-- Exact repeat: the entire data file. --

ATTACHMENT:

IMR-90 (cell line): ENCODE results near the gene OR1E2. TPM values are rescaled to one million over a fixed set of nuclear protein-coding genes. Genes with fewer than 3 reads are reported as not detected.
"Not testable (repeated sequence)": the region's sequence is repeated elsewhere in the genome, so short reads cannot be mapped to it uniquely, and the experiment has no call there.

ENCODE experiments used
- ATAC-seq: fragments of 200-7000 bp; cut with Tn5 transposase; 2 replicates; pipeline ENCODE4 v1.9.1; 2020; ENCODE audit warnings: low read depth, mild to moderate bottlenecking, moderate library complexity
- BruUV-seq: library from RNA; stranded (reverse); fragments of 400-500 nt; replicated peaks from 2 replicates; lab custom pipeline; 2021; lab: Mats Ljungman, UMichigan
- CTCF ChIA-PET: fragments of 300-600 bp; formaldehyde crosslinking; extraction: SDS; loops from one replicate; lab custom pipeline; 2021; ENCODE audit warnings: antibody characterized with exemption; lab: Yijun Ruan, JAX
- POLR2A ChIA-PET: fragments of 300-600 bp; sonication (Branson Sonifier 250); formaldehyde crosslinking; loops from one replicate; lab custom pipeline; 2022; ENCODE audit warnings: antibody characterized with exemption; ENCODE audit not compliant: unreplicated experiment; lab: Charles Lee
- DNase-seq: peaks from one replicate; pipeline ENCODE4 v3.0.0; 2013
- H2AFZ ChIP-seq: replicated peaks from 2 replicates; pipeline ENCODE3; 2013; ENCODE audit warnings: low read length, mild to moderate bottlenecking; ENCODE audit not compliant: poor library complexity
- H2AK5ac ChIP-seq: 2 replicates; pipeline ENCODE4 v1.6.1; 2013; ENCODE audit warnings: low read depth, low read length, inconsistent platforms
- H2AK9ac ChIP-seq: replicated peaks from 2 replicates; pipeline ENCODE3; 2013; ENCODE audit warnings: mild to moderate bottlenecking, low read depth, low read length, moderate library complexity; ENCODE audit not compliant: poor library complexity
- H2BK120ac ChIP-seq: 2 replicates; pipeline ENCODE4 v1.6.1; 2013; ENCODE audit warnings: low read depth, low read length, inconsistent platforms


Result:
IMR-90 (cell line): ENCODE results near the gene OR1E2. TPM values are rescaled to one million over a fixed set of nuclear protein-coding genes. Genes with fewer than 3 reads are reported as not detected.
"Not testable (repeated sequence)": the region's sequence is repeated elsewhere in the genome, so short reads cannot be mapped to it uniquely, and the experiment has no call there.

ENCODE experiments used
- ATAC-seq: fragments of 200-7000 bp; cut with Tn5 transposase; 2 replicates; pipeline ENCODE4 v1.9.1; 2020; ENCODE audit warnings: low read depth, mild to moderate bottlenecking, moderate library complexity
- BruUV-seq: library from RNA; stranded (reverse); fragments of 400-500 nt; replicated peaks from 2 replicates; lab custom pipeline; 2021; lab: Mats Ljungman, UMichigan
- CTCF ChIA-PET: fragments of 300-600 bp; formaldehyde crosslinking; extraction: SDS; loops from one replicate; lab custom pipeline; 2021; ENCODE audit warnings: antibody characterized with exemption; lab: Yijun Ruan, JAX
- POLR2A ChIA-PET: fragments of 300-600 bp; sonication (Branson Sonifier 250); formaldehyde crosslinking; loops from one replicate; lab custom pipeline; 2022; ENCODE audit warnings: antibody characterized with exemption; ENCODE audit not compliant: unreplicated experiment; lab: Charles Lee
- DNase-seq: peaks from one replicate; pipeline ENCODE4 v3.0.0; 2013
- H2AFZ ChIP-seq: replicated peaks from 2 replicates; pipeline ENCODE3; 2013; ENCODE audit warnings: low read length, mild to moderate bottlenecking; ENCODE audit not compliant: poor library complexity
- H2AK5ac ChIP-seq: 2 replicates; pipeline ENCODE4 v1.6.1; 2013; ENCODE audit warnings: low read depth, low read length, inconsistent platforms
- H2AK9ac ChIP-seq: replicated peaks from 2 replicates; pipeline ENCODE3; 2013; ENCODE audit warnings: mild to moderate bottlenecking, low read depth, low read length, moderate library complexity; ENCODE audit not compliant: poor library complexity
- H2BK120ac ChIP-seq: 2 replicates; pipeline ENCODE4 v1.6.1; 2013; ENCODE audit warnings: low read depth, low read length, inconsistent platforms